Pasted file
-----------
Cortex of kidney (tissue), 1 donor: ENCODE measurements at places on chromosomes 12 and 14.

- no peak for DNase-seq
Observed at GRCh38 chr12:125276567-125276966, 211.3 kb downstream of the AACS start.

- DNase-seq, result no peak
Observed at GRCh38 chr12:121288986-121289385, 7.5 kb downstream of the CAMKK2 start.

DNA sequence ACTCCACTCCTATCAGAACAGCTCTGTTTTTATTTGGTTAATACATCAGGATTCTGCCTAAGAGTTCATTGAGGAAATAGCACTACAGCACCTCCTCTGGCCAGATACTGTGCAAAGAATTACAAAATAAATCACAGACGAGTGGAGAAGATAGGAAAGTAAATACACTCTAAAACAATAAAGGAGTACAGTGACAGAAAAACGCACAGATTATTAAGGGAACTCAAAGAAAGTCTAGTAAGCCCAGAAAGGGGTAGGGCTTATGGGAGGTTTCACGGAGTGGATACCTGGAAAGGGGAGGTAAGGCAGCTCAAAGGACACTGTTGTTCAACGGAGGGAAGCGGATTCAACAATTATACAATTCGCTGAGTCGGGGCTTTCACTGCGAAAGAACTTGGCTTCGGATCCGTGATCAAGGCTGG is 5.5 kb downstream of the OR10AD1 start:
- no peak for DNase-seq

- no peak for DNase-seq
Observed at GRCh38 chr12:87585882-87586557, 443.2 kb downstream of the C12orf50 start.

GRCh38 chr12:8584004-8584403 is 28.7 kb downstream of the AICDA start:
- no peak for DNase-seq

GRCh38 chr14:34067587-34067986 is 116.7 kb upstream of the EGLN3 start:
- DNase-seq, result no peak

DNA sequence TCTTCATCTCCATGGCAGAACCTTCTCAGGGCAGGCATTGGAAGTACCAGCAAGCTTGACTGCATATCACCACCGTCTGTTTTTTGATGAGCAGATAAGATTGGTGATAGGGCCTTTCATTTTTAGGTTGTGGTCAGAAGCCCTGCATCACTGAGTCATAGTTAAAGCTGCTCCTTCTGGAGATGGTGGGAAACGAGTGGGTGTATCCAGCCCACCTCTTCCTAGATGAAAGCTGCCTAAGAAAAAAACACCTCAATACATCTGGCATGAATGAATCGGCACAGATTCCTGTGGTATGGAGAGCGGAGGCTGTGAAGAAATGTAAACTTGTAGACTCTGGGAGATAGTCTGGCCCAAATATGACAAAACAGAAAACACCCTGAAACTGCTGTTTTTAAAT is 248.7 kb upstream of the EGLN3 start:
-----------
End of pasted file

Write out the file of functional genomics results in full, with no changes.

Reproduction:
Cortex of kidney (tissue), 1 donor: ENCODE measurements at places on chromosomes 12 and 14.

- no peak for DNase-seq
Observed at GRCh38 chr12:125276567-125276966, 211.3 kb downstream of the AACS start.

- DNase-seq, result no peak
Observed at GRCh38 chr12:121288986-121289385, 7.5 kb downstream of the CAMKK2 start.

DNA sequence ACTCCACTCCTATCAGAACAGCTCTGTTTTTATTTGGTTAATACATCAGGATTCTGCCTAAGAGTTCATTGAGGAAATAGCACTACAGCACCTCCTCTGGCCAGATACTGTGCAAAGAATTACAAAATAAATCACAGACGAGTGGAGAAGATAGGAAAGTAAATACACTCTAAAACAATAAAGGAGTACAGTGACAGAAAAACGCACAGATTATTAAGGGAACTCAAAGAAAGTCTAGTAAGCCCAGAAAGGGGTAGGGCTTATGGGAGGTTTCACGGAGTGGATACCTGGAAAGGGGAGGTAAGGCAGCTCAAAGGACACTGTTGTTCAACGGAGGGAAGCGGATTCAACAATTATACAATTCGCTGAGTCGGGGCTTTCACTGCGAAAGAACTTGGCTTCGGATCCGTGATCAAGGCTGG is 5.5 kb downstream of the OR10AD1 start:
- no peak for DNase-seq

- no peak for DNase-seq
Observed at GRCh38 chr12:87585882-87586557, 443.2 kb downstream of the C12orf50 start.

GRCh38 chr12:8584004-8584403 is 28.7 kb downstream of the AICDA start:
- no peak for DNase-seq

GRCh38 chr14:34067587-34067986 is 116.7 kb upstream of the EGLN3 start:
- DNase-seq, result no peak

DNA sequence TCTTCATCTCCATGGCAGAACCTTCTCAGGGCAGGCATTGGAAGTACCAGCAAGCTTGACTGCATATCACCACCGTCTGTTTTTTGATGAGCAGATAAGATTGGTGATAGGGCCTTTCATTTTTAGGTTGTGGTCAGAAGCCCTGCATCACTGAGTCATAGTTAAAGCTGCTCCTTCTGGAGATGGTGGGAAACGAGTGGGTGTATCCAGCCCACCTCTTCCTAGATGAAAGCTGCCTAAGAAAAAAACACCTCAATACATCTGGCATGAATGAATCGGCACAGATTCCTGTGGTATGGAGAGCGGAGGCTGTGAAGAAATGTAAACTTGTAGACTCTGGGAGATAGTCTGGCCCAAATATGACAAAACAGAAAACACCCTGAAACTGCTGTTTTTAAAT is 248.7 kb upstream of the EGLN3 start: